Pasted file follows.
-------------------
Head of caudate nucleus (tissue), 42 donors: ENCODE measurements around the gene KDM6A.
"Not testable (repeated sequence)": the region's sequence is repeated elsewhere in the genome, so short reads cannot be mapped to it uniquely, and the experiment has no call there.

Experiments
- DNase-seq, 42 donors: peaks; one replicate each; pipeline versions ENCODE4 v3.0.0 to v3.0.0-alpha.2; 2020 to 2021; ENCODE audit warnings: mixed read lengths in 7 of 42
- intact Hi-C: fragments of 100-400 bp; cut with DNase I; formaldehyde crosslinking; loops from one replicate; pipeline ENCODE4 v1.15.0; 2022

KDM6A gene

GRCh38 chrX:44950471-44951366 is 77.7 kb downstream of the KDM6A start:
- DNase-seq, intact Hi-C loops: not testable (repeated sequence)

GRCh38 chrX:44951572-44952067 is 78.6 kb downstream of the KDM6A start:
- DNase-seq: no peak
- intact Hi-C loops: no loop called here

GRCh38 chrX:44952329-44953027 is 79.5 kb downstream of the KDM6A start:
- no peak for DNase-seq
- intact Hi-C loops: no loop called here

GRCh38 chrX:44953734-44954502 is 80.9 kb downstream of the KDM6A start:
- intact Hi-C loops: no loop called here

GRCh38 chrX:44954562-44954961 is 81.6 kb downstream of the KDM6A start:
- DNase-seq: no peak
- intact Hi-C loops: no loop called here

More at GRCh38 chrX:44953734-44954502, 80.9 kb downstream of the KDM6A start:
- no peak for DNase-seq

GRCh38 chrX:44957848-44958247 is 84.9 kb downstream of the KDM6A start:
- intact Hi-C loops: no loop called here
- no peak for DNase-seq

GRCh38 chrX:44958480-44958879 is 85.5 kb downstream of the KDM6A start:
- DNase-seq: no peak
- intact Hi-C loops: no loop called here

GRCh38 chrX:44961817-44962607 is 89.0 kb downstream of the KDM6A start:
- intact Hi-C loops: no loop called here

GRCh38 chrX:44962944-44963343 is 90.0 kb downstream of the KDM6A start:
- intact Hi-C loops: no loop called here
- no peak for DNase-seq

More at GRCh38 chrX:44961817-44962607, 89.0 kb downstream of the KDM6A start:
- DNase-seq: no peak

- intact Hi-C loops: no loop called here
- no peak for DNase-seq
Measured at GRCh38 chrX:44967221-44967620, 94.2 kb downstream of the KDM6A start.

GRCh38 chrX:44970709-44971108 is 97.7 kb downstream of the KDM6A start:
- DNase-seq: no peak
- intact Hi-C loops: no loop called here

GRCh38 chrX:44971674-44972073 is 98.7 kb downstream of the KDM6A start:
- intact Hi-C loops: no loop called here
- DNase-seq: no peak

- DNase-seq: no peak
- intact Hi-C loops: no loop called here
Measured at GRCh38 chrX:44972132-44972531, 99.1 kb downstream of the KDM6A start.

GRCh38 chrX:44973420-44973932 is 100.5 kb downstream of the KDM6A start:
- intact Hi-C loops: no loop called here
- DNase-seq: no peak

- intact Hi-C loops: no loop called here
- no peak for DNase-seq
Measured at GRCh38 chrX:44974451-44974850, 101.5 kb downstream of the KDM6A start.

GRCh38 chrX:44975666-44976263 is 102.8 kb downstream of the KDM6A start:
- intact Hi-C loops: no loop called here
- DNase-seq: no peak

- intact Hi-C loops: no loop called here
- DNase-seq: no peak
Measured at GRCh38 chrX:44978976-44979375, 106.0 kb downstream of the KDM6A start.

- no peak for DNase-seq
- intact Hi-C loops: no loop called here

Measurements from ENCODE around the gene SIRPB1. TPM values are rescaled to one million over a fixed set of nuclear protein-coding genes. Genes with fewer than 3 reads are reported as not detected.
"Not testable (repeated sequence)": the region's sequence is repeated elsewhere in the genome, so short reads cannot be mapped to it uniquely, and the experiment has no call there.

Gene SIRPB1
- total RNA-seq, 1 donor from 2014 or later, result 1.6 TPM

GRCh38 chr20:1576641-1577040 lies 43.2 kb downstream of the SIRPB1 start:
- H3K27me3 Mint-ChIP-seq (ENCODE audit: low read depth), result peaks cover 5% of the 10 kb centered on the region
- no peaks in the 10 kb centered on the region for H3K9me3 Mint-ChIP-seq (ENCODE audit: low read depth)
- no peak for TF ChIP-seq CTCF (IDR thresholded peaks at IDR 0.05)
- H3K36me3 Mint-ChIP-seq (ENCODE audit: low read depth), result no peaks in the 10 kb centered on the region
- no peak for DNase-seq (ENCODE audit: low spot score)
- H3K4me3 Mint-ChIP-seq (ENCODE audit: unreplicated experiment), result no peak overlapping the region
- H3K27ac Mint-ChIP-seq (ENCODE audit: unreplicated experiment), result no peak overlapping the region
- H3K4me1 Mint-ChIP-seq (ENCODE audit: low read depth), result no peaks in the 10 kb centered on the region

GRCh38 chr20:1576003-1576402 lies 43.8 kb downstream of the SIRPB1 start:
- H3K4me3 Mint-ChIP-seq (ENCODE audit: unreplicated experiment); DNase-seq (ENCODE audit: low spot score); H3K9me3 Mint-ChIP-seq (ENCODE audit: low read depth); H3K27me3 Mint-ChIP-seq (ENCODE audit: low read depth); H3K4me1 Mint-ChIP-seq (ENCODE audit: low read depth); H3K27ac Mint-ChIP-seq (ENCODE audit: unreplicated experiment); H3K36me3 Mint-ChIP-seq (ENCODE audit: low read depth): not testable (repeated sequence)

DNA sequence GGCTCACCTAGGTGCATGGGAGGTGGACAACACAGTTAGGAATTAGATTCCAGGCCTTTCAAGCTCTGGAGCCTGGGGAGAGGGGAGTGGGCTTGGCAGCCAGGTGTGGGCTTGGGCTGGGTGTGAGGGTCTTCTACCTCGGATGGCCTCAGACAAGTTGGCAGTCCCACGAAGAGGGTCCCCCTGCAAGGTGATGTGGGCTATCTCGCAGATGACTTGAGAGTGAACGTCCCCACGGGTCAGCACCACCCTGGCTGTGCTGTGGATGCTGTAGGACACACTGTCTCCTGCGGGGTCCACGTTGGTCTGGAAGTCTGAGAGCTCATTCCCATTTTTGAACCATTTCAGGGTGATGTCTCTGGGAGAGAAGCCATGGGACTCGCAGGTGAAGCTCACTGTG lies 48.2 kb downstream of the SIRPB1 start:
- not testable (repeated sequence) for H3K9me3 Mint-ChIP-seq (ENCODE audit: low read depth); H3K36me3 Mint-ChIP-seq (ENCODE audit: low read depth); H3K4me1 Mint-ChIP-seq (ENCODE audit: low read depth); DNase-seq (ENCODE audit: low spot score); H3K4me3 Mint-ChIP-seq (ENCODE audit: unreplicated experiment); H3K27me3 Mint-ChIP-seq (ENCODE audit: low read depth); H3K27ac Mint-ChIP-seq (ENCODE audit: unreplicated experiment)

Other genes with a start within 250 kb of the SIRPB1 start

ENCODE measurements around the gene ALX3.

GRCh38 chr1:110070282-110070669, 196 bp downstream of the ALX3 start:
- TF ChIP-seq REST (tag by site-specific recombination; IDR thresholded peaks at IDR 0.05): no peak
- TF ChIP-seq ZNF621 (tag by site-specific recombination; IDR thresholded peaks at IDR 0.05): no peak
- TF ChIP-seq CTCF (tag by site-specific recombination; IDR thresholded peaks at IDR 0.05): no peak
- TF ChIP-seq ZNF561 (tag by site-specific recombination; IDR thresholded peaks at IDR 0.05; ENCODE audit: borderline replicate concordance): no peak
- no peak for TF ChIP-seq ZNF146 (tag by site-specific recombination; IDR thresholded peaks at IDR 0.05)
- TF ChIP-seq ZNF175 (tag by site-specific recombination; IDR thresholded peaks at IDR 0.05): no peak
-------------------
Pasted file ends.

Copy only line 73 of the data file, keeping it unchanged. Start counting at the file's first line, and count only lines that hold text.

- H3K4me1 Mint-ChIP-seq (ENCODE audit: low read depth), result no peaks in the 10 kb centered on the region